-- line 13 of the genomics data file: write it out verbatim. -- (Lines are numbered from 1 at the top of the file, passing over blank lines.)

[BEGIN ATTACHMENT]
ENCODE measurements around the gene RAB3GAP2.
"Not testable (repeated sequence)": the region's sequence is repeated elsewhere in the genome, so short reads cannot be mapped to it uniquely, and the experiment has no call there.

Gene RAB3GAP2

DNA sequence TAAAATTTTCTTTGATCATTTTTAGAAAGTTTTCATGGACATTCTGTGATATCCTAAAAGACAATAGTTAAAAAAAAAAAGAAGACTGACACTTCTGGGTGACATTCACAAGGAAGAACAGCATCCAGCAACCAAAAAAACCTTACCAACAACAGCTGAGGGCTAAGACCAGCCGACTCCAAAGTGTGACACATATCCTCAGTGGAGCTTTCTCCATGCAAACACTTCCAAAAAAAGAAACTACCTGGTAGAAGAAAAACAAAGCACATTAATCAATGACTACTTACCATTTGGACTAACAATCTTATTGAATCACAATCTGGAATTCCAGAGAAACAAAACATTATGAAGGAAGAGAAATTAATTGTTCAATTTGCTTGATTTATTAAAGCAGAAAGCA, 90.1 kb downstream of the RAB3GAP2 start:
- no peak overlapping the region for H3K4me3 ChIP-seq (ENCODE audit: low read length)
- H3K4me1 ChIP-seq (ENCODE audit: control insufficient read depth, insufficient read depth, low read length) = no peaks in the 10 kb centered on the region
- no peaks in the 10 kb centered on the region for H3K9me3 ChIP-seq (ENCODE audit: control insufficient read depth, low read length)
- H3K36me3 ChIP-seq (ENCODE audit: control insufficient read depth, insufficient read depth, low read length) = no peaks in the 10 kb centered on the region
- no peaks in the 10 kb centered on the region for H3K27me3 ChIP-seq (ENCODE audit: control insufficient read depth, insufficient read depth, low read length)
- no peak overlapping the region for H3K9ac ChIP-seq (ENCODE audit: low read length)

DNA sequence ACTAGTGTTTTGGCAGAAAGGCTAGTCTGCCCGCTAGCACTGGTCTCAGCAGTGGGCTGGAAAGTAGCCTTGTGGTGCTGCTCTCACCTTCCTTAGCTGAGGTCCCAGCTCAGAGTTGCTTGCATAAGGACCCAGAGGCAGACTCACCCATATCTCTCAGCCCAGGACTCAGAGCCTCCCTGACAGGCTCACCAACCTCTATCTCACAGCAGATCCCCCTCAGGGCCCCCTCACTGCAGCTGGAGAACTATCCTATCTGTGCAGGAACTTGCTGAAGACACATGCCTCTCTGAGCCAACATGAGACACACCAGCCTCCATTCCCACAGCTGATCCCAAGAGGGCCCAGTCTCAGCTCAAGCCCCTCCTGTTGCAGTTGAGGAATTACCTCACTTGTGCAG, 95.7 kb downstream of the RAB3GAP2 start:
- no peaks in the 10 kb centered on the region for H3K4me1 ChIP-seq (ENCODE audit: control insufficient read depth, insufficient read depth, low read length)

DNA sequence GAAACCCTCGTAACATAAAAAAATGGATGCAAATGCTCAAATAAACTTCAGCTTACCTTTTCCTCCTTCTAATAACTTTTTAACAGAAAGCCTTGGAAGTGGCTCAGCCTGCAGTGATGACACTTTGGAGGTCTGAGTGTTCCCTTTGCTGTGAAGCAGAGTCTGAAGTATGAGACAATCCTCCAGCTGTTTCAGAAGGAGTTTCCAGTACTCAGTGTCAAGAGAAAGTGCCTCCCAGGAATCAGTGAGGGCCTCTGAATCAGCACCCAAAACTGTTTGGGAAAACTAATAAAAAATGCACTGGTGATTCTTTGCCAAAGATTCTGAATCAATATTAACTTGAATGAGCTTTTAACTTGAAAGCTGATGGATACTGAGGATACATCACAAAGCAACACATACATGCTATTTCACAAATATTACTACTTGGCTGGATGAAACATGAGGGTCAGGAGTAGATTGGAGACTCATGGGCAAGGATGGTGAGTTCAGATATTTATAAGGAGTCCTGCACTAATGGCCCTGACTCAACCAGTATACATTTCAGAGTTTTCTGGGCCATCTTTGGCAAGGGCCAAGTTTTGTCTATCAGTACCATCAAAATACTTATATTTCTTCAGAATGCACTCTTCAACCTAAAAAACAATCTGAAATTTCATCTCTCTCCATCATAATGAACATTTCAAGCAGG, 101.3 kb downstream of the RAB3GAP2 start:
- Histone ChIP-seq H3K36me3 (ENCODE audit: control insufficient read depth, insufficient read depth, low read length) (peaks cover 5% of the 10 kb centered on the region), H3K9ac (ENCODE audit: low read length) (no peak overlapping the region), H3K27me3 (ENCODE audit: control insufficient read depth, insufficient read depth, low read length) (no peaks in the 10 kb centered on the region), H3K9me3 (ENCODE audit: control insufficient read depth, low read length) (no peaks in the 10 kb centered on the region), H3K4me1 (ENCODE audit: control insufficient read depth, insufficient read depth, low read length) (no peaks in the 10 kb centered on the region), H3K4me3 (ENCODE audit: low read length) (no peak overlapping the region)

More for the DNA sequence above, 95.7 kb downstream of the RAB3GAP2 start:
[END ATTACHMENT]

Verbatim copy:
DNA sequence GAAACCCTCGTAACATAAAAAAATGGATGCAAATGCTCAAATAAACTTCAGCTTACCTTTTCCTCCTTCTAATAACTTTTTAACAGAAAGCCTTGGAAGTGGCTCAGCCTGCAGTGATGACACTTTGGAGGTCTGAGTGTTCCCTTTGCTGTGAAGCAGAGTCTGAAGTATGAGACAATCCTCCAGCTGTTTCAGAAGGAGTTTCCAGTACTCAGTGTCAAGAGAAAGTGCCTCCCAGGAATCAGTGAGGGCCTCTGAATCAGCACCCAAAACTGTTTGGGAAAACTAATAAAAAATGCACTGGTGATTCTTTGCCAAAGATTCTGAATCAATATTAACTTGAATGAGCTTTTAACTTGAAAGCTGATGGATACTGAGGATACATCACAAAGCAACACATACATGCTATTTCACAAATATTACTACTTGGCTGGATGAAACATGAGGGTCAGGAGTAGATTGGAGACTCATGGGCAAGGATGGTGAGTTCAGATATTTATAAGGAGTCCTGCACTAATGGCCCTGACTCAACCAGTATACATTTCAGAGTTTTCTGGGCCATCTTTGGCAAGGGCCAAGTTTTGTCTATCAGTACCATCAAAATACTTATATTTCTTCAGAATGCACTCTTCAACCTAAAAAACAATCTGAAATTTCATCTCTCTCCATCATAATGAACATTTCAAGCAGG, 101.3 kb downstream of the RAB3GAP2 start: